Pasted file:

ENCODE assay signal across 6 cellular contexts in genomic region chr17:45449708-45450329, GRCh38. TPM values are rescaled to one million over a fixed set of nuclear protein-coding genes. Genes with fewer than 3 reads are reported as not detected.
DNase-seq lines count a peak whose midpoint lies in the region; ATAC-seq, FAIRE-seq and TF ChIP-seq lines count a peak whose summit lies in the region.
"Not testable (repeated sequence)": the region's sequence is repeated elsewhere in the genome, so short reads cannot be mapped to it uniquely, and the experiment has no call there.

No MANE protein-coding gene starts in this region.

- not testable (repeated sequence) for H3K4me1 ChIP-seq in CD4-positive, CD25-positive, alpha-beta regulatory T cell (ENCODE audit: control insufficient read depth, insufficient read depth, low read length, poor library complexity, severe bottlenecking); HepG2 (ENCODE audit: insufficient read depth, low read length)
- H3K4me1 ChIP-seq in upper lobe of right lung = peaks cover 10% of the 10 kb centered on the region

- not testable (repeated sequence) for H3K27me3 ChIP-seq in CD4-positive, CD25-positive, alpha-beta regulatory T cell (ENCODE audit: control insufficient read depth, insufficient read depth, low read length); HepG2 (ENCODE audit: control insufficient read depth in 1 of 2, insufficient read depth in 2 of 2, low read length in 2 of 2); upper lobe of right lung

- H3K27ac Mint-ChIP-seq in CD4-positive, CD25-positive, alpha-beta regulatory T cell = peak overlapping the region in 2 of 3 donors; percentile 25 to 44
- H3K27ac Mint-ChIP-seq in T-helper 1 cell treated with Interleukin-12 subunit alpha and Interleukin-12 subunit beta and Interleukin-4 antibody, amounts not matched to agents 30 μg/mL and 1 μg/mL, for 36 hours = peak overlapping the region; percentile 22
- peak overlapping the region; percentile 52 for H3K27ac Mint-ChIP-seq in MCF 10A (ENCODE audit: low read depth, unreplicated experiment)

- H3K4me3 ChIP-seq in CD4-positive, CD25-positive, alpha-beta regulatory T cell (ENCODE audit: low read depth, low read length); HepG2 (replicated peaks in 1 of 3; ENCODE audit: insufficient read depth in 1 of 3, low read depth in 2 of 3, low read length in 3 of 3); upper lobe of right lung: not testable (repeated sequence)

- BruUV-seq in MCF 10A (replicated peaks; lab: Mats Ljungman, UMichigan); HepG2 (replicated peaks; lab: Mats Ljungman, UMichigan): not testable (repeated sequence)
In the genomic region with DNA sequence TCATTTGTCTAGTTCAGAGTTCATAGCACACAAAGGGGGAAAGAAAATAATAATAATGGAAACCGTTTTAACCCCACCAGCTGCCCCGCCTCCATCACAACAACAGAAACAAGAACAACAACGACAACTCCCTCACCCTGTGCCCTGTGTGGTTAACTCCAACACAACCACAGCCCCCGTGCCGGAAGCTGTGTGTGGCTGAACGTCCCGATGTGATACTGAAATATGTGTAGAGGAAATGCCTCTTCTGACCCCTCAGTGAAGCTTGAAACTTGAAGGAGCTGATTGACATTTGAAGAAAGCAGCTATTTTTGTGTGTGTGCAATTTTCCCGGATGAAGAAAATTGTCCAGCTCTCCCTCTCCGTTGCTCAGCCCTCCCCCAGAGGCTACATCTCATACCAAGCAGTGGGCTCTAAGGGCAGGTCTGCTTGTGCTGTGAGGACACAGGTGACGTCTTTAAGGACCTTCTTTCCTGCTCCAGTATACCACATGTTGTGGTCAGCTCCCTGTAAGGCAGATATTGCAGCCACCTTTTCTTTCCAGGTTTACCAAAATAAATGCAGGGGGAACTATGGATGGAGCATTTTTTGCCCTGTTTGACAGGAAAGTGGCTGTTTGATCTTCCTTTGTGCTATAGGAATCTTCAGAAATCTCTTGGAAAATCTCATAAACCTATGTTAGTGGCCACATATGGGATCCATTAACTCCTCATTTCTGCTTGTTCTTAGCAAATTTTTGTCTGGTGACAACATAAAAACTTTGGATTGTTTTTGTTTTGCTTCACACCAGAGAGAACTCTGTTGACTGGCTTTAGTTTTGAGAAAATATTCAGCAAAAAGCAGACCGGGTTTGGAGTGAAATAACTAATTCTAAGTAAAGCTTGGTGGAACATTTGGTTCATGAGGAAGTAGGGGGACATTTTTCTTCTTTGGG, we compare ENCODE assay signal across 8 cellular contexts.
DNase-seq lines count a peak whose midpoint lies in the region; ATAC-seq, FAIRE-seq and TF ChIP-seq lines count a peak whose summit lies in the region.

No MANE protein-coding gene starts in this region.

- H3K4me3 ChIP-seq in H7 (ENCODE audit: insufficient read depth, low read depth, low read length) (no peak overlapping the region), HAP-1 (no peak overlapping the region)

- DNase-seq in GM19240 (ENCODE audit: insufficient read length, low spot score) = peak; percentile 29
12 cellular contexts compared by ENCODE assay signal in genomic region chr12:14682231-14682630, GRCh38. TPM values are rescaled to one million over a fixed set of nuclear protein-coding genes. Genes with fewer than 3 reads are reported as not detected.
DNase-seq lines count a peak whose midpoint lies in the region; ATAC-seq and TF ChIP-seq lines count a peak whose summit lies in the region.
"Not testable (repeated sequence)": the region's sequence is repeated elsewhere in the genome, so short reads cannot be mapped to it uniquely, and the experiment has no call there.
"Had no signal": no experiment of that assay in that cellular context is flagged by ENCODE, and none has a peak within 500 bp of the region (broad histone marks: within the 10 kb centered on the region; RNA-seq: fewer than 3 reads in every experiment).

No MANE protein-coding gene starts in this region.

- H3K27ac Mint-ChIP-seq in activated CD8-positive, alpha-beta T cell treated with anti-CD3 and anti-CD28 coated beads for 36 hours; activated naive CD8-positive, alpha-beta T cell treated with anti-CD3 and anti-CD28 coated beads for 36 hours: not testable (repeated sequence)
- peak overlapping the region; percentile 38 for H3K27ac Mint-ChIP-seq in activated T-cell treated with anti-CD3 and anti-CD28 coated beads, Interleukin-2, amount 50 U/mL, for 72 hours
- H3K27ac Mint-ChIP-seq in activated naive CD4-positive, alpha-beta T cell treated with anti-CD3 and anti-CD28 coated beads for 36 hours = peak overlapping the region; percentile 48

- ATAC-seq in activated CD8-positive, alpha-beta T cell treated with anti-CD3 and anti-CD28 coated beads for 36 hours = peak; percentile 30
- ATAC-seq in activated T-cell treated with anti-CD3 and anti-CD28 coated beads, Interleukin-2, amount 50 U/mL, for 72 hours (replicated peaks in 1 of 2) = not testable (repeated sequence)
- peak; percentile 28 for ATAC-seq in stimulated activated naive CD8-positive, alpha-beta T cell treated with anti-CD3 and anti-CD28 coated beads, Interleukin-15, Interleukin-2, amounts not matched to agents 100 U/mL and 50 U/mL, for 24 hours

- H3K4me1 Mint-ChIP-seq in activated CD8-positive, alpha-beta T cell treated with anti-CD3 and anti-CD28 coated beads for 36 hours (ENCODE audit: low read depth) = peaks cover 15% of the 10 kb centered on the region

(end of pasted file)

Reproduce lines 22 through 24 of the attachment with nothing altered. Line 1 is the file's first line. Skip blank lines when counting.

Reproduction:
No MANE protein-coding gene starts in this region.

- H3K27ac Mint-ChIP-seq in activated CD8-positive, alpha-beta T cell treated with anti-CD3 and anti-CD28 coated beads for 36 hours; activated naive CD8-positive, alpha-beta T cell treated with anti-CD3 and anti-CD28 coated beads for 36 hours: not testable (repeated sequence)
- peak overlapping the region; percentile 38 for H3K27ac Mint-ChIP-seq in activated T-cell treated with anti-CD3 and anti-CD28 coated beads, Interleukin-2, amount 50 U/mL, for 72 hours